By Susannah J. Ural, Ph.D.

CWRGM had a wonderfully productive year in 2022. We made 3,980 additional documents freely available at our website (our total is now just over 7,000 of a projected 20,000 documents). Each of these digitized documents contains metadata, transcriptions, and subject tags that enhance discoverability. We also made incredible progress on annotation, led by Senior Associate Editor Lindsey Peterson, who oversaw the team’s annotations for 991 places, 103 events, 68 organizations and businesses, 195 occupations, 55 social identifiers, five vital statistics. That means, by December 2022, all but 20 documents at had some annotation and they averaged five annotated subjects per document (see our Annotation Protocols if you have questions about this process).

We also retained most of our talented 2021-2022 team members and added more students representing multiple colleges, universities, and community colleges from across the state: the University of Southern Mississippi, Millsaps University, Mississippi State University, The Mississippi University for Women, and Pearl River Community College. We lost two team members to other positions, but at least one of them secured that work in part due to what they had learned with us, which is wonderful to see . We were also joined by a first-rate new Assistant Editor, Sarah West (you can see our current research team and our alums here). We hosted an annual educator workshop that generated three more CWRGM lesson plans and led our first National History Day (NHD) workshop for students from Council Bluffs, Iowa (Kirn Middle School and Abraham Lincoln High School) and from Akron-Westfield, Iowa (Akron-Westfield Middle School). If you are leading or part of an NHD project, I encourage you to check out our NHD resource page and video.

While we’re pleased with this progress, Lindsey and I couldn’t help but wonder how users were exploring our site and if there are ways to improve their experience. We offer tips on how to “Explore the Collection.” And analytics can reveal data like how many people access the site, which pages they visit the most, and how long they stay on the site. But what about issues with discoverability and accessibility? We can gather feedback about errors or if users want to share more information about something in a document, but that doesn’t answer the question of how they explore the site and how we can make that experience as successful as possible.

Visit our “Explore the Collection” page for tips on, well, exploring the CWRGM collection.

This spring, CWRGM is focusing on that very issue, especially as it relates to the records of marginalized groups whose voices have been underrepresented in archives. Ours is a nineteenth-century collection of governors’ papers, and if you know anything about nineteenth-century Americans, it seems that everybody wrote to their governors about absolutely anything. Even people who could not write would find others to write on their behalf. We are thrilled with the diversity of our collection that spans the era of one of the most revolutionary times in U.S. history and the “finds” our volunteers and research team are making freely available to all. But we don’t know that equally diverse contemporary groups are “hearing” these voices today. That is, after all, one of our goals. We want this archive’s users to be as diverse as our collection; this is an archive for everyone, not just scholars and others who are wealthy enough to have the time and training to explore it successfully. So, how do we measure if we are accomplishing that goal? Furthermore, are users with different types of interests finding records as easily as we think they can? Is there something we could do to improve discoverability?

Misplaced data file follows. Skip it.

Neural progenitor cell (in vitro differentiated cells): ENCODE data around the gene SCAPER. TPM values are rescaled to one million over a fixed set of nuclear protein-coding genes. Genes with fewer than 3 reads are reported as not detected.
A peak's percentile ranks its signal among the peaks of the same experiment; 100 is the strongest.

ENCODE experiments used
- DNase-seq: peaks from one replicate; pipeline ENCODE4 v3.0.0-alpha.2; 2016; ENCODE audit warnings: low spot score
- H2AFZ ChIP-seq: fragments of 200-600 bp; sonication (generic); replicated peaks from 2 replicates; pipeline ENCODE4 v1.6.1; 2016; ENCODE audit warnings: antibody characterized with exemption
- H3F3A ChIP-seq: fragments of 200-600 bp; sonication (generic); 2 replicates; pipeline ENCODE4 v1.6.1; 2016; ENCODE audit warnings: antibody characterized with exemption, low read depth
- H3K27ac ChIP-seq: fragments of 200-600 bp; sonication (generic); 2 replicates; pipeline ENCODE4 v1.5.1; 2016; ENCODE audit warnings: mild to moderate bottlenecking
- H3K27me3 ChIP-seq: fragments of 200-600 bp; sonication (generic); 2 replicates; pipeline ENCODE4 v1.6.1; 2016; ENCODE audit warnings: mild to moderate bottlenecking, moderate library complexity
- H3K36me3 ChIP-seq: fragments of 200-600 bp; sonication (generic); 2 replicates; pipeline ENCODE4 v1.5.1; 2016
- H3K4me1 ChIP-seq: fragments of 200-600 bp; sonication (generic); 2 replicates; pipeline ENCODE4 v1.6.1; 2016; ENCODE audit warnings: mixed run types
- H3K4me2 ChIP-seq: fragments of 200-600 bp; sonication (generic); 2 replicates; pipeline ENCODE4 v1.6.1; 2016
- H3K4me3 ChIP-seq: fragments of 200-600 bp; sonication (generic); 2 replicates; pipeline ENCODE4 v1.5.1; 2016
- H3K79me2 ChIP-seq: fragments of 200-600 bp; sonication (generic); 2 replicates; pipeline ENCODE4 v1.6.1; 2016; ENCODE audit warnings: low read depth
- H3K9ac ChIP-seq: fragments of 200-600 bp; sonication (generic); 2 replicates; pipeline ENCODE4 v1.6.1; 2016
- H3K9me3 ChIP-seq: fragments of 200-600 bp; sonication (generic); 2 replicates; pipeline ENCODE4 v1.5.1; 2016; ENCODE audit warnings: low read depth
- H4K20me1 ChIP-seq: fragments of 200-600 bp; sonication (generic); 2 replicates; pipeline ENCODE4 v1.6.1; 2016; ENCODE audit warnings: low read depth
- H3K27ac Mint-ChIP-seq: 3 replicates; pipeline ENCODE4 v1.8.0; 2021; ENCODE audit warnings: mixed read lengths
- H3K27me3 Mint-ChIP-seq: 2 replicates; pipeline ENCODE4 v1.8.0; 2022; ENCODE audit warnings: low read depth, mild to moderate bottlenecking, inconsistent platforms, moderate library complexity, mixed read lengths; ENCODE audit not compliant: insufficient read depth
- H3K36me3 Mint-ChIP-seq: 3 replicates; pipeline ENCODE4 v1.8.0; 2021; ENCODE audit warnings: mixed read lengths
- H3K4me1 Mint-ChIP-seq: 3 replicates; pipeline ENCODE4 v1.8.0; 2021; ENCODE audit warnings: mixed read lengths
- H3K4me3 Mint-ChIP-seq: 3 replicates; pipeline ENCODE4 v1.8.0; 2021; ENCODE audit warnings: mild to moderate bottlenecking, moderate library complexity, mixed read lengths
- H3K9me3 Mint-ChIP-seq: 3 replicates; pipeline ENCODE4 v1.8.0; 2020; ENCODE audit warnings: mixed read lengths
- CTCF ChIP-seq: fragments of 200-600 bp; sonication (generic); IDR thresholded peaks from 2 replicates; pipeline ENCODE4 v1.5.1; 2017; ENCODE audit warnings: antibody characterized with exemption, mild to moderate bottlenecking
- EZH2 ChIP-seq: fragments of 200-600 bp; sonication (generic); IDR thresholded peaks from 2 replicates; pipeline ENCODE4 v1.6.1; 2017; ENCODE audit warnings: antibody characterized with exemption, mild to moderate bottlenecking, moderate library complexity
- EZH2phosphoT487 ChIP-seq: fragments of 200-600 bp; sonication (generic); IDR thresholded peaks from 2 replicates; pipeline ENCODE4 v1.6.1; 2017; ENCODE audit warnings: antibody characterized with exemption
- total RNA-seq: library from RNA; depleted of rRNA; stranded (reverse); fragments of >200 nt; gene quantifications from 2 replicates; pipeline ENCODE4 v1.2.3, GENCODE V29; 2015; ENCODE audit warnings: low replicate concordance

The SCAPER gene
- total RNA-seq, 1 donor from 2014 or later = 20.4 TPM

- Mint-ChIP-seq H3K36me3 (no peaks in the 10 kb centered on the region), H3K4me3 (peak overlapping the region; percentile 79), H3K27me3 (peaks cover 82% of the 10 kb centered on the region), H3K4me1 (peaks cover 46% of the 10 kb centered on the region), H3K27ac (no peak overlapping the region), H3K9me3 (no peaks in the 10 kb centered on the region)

Lindsey and I had already tried to get at this information with simple surveys. We sent these to educators, to fellow Civil War-era scholars, to our advisory board, and we even reached out to genealogical and historical associations to send them to their entire membership. But we’ve received little feedback.

So Lindsey and I did what we always do when we hit an editorial wall — we reached out to our friends in the documentary editing community. Ben and Sara Brumfield, in particular, had some great suggestions that led us to two specific ventures this spring. The first involves partnering with The Luster Company, a consulting firm that specializes in unearthing and highlighting marginalized Black voices. The Luster Company will help us assess the current discoverability and accessibility features at our site, reach more diverse user groups to discover how they use, and see if there are ways we can improve the site. We’re also working with individual chapters of the Afro-American Historical and Genealogical Society (AAHGS) to share our project with their members and workshop the collection. Our goal is to introduce the chapter members to the collection and then see how they, as trained and experienced historical genealogists specializing in African-American historical research, access our rich collection to see if there are ways to improve our digital organization and search features.

We’ll report back on the results of this venture, but we’re sharing our ideas now in case other documentary editors are facing the same dilemma or if any of you have successfully resolved this issue through other means. By all means – please let us know.

Susannah J. Ural, Ph.D. directs the Civil War & Reconstruction Governors of Mississippi Project. She is Professor of History at the University of Southern Mississippi where she directs the Center for Digital Humanities and is a senior research fellow in the Dale Center for the Study of War & Society. She is the author of numerous books and articles on the U.S. Civil War era.